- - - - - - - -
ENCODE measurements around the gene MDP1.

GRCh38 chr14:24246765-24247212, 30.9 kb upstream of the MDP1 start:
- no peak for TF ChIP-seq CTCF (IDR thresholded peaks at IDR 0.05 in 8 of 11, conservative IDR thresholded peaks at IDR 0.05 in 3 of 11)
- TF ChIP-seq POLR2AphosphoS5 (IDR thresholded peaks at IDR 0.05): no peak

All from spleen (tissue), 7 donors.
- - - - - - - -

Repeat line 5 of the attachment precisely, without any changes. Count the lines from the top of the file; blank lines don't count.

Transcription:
All from spleen (tissue), 7 donors.